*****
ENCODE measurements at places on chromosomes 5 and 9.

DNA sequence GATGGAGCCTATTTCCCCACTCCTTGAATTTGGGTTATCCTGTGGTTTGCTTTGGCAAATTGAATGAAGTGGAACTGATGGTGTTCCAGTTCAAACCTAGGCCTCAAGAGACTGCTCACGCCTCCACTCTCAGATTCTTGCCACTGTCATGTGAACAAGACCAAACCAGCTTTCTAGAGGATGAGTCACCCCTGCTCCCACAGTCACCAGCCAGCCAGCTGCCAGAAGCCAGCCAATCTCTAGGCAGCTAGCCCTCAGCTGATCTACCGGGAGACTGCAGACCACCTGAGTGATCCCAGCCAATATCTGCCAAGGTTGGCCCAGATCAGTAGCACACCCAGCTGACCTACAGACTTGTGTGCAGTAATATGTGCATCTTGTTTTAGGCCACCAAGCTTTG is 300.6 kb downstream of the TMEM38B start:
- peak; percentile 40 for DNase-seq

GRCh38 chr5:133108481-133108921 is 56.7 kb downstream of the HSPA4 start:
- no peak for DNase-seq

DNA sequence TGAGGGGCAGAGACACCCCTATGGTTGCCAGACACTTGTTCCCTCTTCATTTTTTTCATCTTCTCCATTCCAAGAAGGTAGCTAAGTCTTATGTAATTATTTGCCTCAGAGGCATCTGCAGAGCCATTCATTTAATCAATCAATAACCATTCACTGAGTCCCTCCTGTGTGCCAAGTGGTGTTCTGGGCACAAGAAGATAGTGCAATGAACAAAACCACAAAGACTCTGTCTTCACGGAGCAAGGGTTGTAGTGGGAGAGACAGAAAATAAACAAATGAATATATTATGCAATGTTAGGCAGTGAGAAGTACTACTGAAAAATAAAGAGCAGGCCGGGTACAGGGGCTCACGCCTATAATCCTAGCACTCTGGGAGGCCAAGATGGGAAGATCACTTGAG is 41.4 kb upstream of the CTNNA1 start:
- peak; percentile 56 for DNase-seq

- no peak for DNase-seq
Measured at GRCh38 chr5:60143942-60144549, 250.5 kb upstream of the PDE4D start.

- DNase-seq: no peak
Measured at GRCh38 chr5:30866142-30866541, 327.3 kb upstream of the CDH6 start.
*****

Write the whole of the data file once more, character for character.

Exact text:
ENCODE measurements at places on chromosomes 5 and 9.

DNA sequence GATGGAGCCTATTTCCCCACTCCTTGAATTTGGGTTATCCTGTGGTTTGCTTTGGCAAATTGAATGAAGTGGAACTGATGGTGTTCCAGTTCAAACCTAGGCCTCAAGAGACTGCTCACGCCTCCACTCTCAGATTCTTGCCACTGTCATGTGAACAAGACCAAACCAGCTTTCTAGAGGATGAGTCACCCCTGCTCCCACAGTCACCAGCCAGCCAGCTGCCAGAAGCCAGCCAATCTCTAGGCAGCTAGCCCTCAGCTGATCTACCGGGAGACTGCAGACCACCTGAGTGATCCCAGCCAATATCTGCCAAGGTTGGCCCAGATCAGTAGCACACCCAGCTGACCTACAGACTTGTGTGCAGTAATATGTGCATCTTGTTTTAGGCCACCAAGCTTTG is 300.6 kb downstream of the TMEM38B start:
- peak; percentile 40 for DNase-seq

GRCh38 chr5:133108481-133108921 is 56.7 kb downstream of the HSPA4 start:
- no peak for DNase-seq

DNA sequence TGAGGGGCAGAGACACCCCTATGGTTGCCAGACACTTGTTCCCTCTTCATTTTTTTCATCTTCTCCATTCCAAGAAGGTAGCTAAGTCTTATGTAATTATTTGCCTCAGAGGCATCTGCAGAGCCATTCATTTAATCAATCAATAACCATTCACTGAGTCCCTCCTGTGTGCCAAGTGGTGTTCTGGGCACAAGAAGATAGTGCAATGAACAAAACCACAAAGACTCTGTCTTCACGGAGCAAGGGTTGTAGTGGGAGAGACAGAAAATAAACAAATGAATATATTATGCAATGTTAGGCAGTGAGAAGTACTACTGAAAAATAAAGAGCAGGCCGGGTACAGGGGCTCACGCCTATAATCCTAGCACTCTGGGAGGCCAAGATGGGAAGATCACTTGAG is 41.4 kb upstream of the CTNNA1 start:
- peak; percentile 56 for DNase-seq

- no peak for DNase-seq
Measured at GRCh38 chr5:60143942-60144549, 250.5 kb upstream of the PDE4D start.

- DNase-seq: no peak
Measured at GRCh38 chr5:30866142-30866541, 327.3 kb upstream of the CDH6 start.